The reasons have been wonderful: sometimes edifying, sometimes funny, always comforting. (I knew I was right, knew I wasn’t alone.) Some frankly like Hillary because she’s a woman, one likes her because she “represents minorities a lot,” and many like her because she’s strong — because she “always comes back.” A few like her because, they say, they themselves are smart, and one likes her “because from her very early days as a graduate of Yale Law School, she was able to help children.” An eleven-year-old revealed that Hillary was her role model, but so did a few older peeps. One woman was happy to tell me that Hillary Clinton is a “badass bitch who gets things done” — a direct quotation from RuPaul that works for me. A few have said they like her because she’s not Donald Trump: also works for me. People have also told me why they like Hillary in a few other languages — Europeans love her.
Now, I’ve been told once or twice in no uncertain terms that questions of “liking” Hillary are beside the point, even a tad sexist. One friend strongly objects to the phrasing.
Maybe. On the other hand, I never would have dreamed up the whole enterprise if I hadn’t been informed (for decades) that no one likes her. I wouldn’t be forcing my friends to talk to my phone-camera, stopping people on the street if the hater-narrative — though it’s less narrative than meme, an absurd shorthand for thought — didn’t persist. I wouldn’t be turning my Instagram feed into a river of confirmation bias if the world hadn’t made me so lonely.
And don’t get me wrong: I’m not trying to solve the enigma that comes with Hillary Clinton. (For that you might try the chapter on Hillary-hate in Gloria Steinem’s latest book, My Life on the Road. And a few semesters of Women’s Studies classes.) Feminist writer Sady Doyle has said, “Trying to parse Hillary Clinton without parsing Hillary hate is like trying to drink water without touching the glass.”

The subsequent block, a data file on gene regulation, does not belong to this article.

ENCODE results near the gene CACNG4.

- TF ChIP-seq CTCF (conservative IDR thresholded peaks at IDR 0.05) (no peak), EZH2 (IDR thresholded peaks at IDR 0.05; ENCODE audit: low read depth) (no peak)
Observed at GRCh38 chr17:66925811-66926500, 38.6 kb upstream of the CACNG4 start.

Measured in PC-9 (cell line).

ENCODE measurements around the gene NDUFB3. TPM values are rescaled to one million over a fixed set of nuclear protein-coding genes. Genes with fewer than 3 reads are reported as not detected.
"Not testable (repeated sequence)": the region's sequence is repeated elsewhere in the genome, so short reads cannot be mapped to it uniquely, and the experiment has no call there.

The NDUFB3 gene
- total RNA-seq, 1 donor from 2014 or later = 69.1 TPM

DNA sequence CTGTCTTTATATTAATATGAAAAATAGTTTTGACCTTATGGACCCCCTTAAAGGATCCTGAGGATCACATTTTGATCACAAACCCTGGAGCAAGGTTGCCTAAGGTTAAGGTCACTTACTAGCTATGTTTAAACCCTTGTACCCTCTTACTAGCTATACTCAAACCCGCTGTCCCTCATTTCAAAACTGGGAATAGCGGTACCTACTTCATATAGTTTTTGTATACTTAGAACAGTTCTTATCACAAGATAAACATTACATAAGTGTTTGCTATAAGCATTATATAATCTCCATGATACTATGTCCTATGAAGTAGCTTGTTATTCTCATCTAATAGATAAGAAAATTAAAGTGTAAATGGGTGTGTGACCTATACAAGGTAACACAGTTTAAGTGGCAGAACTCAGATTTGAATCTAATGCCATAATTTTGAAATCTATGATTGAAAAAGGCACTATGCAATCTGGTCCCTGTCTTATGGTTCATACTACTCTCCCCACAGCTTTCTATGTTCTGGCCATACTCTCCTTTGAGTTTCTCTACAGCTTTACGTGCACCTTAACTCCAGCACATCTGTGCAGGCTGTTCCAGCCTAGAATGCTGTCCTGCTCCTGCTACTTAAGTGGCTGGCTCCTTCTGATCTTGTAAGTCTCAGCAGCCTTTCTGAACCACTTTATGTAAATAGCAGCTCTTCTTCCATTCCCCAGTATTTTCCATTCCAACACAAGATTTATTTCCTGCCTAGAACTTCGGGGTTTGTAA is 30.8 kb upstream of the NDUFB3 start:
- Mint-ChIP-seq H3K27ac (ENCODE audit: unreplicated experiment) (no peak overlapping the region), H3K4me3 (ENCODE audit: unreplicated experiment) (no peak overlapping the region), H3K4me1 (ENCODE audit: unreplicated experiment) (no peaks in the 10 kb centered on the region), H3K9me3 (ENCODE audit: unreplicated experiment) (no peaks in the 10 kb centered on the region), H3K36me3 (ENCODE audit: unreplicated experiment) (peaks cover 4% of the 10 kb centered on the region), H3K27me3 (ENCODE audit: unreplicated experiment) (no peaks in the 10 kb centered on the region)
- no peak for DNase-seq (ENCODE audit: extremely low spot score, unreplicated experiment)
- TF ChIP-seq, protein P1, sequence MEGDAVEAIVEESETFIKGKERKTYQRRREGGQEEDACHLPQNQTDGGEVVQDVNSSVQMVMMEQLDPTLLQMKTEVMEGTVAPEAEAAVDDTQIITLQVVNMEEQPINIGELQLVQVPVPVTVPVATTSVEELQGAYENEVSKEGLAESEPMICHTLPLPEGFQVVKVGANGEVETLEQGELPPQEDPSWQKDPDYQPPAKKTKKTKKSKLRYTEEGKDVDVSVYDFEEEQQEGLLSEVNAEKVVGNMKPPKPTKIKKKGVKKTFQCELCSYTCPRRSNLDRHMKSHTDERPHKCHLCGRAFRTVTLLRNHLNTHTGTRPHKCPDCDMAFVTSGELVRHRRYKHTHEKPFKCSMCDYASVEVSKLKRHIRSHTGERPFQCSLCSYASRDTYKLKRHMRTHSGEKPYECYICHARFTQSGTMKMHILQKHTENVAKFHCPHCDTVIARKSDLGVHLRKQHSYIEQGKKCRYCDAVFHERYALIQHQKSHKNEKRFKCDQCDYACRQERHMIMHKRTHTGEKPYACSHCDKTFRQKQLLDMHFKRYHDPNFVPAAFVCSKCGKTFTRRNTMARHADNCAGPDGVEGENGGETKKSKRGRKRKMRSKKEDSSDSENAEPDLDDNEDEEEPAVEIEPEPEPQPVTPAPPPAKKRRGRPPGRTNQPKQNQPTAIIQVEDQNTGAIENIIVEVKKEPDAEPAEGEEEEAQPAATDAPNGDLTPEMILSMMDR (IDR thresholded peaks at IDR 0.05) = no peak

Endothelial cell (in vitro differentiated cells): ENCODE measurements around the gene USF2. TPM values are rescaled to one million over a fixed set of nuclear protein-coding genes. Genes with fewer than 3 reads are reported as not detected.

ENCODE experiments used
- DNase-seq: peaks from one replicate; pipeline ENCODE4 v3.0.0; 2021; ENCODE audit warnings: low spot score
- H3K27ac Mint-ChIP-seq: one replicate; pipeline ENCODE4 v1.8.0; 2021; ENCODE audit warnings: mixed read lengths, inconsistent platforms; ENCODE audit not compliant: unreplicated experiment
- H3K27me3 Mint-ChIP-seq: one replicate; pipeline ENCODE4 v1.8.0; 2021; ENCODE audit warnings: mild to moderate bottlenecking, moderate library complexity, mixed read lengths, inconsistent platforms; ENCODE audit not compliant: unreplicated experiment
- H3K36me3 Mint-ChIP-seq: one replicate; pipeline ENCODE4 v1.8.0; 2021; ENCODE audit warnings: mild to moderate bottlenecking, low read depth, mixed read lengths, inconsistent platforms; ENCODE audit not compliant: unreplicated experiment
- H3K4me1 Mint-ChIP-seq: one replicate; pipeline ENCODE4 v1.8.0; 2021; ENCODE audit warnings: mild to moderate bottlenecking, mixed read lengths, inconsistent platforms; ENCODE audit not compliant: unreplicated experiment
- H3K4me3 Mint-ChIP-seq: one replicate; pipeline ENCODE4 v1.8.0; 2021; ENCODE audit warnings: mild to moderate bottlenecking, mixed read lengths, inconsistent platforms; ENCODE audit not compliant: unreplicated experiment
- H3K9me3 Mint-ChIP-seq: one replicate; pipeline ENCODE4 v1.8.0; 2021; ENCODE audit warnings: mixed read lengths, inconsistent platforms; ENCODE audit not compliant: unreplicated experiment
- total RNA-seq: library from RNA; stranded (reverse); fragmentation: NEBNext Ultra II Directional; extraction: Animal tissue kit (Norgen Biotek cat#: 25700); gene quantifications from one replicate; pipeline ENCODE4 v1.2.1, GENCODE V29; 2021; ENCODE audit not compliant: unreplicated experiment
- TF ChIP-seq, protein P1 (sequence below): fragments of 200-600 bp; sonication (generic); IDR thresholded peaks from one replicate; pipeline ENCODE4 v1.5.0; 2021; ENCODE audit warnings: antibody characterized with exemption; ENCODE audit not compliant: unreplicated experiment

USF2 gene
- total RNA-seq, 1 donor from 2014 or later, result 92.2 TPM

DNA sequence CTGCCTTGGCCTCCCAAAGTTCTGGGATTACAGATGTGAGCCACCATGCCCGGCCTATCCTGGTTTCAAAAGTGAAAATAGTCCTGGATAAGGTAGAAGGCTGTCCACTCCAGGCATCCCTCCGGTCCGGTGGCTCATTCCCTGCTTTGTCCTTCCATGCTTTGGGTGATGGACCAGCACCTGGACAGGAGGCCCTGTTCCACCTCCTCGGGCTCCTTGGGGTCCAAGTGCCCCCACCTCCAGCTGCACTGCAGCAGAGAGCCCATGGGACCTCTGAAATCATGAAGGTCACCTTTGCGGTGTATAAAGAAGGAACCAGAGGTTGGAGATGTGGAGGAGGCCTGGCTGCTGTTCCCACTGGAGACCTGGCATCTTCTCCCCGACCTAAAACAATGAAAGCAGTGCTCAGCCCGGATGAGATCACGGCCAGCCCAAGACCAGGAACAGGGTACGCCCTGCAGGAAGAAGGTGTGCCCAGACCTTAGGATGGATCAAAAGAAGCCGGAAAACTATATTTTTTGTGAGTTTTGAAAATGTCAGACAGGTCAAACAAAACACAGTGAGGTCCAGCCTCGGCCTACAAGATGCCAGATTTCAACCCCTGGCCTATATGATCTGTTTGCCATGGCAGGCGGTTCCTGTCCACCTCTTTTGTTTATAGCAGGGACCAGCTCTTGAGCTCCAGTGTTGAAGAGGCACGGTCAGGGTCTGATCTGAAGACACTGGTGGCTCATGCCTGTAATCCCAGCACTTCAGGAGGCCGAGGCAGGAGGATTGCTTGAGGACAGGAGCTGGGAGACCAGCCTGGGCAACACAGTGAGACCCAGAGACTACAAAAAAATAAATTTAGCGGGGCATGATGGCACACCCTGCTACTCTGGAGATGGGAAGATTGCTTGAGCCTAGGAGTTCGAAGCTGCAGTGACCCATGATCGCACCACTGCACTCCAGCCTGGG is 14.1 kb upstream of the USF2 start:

That’s why I’m sidestepping it completely.
And my thirst is being quenched, Sady.
So it continues. Two weeks ago, I added the #likingHillary hashtag to make the feed easier to find. My dream is to see the hashtag picked up. My dream is to see not hundreds but thousands of people saying why they like Hillary. The woman didn’t get 16 million votes because no one likes her.
My first hater has come forth, of course. He left a gun emoji on one video and a string of hostile words on some others.
I have a guess as to who he is. I suspect he’s suffered from real violence in his world. I believe that, after Sandy Hook, when Fox News told him Obama was coming for his guns, he drove to Walmart to buy an AK-47, then ordered a thousand rounds of bullets from Amazon. And it’s clear that he hates Hillary.
I deleted the gun emoji but leave his posts because he is legion and because, maybe, he’ll keep watching. And because his hostility doesn’t seem much less benighted than that of actual professional journalists like Maureen Dowd or Andrea Mitchell, two famously ambitious women who rain verbal violence and red-hot innuendo on Hillary every chance they get, simply because Hillary is, I gather, famous and ambitious.
Oh, I still like her. I always have.
Check out my Instagram here.